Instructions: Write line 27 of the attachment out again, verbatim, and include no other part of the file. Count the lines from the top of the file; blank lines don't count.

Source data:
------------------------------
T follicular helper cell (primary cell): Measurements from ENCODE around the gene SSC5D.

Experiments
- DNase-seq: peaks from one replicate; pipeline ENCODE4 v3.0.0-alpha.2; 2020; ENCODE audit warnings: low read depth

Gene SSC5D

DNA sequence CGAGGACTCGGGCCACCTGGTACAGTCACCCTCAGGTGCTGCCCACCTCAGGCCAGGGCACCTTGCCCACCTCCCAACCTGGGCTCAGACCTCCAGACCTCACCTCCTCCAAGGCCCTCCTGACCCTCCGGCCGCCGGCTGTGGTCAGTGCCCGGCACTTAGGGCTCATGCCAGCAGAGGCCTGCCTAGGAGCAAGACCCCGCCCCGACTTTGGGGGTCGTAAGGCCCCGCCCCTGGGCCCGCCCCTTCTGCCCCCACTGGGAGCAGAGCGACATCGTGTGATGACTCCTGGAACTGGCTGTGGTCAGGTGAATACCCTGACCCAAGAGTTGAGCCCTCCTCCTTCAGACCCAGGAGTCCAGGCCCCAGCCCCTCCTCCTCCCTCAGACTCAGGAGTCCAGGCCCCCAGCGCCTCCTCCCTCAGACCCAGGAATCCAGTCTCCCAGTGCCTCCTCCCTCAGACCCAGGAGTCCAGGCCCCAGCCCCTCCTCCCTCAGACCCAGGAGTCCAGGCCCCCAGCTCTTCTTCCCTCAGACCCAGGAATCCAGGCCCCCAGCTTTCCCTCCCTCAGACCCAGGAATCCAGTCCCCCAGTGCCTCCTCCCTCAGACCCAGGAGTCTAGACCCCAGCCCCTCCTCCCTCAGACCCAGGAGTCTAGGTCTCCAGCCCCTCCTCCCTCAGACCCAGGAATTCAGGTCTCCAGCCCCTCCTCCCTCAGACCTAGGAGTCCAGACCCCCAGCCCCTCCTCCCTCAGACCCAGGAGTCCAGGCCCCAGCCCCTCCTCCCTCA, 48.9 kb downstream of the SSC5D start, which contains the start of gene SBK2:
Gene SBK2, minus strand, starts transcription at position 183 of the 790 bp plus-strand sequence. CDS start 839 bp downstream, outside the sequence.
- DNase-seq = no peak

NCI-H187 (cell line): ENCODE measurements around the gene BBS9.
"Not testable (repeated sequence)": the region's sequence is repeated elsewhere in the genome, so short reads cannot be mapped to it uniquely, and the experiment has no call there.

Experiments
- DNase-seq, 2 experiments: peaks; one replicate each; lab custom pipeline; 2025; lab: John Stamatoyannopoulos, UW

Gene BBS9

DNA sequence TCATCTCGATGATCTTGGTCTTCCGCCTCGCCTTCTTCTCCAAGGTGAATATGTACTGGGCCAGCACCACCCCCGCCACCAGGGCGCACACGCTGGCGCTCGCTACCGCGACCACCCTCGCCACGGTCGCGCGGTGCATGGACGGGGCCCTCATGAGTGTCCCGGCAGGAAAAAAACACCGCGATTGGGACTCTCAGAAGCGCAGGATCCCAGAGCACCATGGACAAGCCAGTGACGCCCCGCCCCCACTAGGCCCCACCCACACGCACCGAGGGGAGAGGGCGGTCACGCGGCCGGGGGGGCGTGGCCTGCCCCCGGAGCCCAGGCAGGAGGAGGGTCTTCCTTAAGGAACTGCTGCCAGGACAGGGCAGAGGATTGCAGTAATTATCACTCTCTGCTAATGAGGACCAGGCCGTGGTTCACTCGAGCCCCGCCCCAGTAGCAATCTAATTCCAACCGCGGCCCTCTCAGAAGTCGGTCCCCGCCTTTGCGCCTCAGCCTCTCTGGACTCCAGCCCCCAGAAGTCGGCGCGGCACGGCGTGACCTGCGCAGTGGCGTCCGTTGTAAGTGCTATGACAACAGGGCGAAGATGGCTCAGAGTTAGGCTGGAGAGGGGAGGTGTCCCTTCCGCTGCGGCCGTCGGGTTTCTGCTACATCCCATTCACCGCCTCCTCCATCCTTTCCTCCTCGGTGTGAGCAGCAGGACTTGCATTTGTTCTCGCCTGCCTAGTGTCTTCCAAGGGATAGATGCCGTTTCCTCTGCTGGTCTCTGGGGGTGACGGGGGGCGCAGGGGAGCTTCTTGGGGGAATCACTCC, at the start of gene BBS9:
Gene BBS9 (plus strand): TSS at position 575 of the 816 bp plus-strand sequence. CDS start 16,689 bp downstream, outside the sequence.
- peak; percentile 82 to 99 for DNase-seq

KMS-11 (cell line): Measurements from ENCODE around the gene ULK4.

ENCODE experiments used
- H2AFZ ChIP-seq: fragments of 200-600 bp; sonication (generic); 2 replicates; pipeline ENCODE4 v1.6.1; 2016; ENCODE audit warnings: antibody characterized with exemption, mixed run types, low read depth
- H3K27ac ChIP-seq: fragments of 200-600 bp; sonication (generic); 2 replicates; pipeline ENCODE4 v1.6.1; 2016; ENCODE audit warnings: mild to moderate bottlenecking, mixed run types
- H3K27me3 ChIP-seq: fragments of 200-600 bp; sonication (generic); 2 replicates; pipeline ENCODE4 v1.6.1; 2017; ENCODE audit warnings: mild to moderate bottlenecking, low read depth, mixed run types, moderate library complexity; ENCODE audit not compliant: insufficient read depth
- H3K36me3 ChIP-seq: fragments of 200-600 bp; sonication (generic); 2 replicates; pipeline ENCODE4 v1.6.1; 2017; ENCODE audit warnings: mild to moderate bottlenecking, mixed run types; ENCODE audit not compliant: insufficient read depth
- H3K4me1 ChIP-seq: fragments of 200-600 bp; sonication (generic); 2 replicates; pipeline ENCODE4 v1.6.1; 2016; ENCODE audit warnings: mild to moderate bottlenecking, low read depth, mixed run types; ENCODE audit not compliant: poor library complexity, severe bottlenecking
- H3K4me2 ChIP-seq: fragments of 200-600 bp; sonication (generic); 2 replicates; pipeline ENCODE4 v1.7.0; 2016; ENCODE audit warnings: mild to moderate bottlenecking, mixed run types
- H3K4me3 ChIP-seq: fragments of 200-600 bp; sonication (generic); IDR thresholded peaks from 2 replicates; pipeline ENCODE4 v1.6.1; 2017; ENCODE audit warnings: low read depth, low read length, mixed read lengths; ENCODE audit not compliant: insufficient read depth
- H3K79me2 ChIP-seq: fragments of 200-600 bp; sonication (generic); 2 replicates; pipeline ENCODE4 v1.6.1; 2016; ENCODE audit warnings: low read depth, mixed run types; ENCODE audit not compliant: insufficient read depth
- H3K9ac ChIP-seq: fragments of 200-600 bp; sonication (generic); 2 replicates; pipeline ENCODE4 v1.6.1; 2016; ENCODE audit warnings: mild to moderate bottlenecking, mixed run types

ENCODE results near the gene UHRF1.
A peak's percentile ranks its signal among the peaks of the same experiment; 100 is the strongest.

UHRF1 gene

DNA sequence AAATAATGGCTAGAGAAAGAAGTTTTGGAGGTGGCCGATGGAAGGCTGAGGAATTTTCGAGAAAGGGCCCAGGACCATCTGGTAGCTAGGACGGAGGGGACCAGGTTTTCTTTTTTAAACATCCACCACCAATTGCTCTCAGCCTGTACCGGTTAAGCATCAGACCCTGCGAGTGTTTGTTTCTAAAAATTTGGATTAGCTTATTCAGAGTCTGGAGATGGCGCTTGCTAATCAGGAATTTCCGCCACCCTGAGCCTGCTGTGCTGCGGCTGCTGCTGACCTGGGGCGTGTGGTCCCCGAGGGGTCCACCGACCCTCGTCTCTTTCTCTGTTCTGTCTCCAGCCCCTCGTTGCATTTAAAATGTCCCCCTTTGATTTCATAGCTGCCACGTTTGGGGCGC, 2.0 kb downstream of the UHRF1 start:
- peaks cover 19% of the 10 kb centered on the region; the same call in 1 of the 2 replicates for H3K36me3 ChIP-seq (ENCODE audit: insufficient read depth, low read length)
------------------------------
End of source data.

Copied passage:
ENCODE results near the gene UHRF1.